Fishing for Compliments

by: Sarah Leah Chase

photography by: Terry Pommett

Ever since I began writing cookbooks almost three decades ago, I have been fond of mingling phIlosophy with food.

The first chapter in my “Nantucket Open-House Cookbook” kicked off with the following quote from the ancient Roman statesman and Stoic philosopher Seneca: “When shall we live if not now?”

Slow-Roasted Salmon with Lemon-Chive Oil

As heat-heightened, globally-warmed dog days collide with frenzied social revelry on Nantucket this August, as every August, it is once again Seneca who comes to mind. Now, however, I find myself tweaking Seneca’s original statement and saying privately to my culinary self – When shall we fish and eat fish, if not now?

The fact of the matter is that my favorite Nantucket summer dinner is a very simple one of grilled swordfish steaks (harpooned swordfish whenever possible) accompanied by a salad of thickly-sliced vine-ripened tomatoes with slivered basil and sea-salt-flecked corn on the cob from one of our island’s farms. About 10 years ago, I came to the realization that it was going to be a struggle to find a free evening in August to savor this meal at home because my social calendar had become so overrun with evening obligations. After a fundraiser and cocktail party too many, I returned home one night and decided to take to heart and put into practice the inscription on a prized little ceramic bowl I had purchased in the early 1990s at the Common Ground Fair in Maine. The dish was festooned with three little rose-hued fishes and its rim read: EAT FISH * LIVE LONGER * EAT MORE FISH.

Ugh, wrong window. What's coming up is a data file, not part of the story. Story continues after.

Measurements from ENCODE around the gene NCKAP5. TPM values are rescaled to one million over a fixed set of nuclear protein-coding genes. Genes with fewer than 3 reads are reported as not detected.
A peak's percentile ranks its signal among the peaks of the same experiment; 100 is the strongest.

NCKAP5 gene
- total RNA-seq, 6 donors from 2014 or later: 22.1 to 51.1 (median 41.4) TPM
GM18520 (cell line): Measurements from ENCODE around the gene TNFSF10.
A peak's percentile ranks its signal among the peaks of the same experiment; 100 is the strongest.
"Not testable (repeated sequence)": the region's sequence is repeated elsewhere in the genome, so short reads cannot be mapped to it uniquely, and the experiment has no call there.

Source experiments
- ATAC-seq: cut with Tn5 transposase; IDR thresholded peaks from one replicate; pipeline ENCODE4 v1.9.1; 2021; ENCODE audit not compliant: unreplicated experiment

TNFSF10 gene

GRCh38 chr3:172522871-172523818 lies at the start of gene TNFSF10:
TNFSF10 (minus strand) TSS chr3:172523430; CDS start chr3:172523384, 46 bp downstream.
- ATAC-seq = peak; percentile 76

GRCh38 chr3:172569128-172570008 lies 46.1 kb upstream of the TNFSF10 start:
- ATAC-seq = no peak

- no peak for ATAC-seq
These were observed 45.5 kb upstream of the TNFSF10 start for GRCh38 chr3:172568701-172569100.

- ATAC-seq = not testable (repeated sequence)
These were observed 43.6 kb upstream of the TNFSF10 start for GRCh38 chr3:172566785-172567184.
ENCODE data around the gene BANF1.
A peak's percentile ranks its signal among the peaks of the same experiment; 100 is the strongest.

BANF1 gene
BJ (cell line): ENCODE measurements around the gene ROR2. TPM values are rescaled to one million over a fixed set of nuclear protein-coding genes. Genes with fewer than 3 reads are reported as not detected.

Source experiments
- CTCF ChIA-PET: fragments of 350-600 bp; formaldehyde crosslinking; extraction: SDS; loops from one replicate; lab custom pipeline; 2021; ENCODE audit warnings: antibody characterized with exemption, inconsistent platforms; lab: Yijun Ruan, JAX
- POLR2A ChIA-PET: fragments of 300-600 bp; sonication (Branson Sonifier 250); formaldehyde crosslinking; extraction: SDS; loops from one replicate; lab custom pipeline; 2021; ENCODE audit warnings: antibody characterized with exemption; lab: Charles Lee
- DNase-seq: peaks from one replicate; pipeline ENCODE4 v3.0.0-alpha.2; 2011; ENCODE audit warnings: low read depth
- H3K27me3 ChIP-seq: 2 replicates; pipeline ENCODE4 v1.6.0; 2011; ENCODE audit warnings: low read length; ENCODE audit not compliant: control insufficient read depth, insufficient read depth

I first fell in love with swordfish on Nantucket in the 1970s when I was a teenager spending summers with my aunt and uncle at their Union Street home. At least once a week, we would have a family dinner of thick swordfish steaks grilled in the back yard. The fish was simply spritzed with fresh lemon juice, slathered with a moistening armor of Hellmann’s mayonnaise, grilled over charcoal in a Weber cooker, and then finished off in the kitchen with melted butter, chopped parsley and more lemon.

The recipe appears in my “Nantucket Open-House Cookbook” as Swordfish Union Street and over the ensuing years I have taken to playing around with the mayonnaise technique and experimenting with various flavor profiles. My current winning variation relies on giving the mayonnaise the flavor of a Caesar-salad dressing and finishing off the grilled swordfish steaks with capers made crunchy via a quick sizzle in a hot skillet.

There was a period of time when I gave up eating bluefish on Nantucket because too much of a good thing became too much, period. Once my son came of fishing age and developed an expensive penchant for booking Nantucket fishing charters in which bluefish without fail was the catch of the day, my palate quickly rebooted from disdain to enthusiasm. The fact of the matter is that bluefish eaten within hours of being caught is really, really quite delicious.